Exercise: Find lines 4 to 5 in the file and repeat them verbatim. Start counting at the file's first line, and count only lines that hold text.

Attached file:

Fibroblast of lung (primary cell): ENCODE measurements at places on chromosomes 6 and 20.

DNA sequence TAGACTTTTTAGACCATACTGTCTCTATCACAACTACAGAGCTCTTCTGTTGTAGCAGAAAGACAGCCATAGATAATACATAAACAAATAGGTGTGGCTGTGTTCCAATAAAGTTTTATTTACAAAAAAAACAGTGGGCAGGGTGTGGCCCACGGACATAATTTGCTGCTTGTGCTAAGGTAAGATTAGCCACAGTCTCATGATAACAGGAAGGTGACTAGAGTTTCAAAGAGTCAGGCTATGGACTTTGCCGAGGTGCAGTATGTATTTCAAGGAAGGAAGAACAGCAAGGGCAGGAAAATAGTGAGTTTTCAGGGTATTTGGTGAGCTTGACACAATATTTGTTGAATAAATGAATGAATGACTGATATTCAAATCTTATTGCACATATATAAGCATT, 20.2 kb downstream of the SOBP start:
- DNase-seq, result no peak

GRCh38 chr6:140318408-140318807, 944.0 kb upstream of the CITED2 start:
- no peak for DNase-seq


GRCh38 chr6:140318408-140318807, 944.0 kb upstream of the CITED2 start:
- no peak for DNase-seq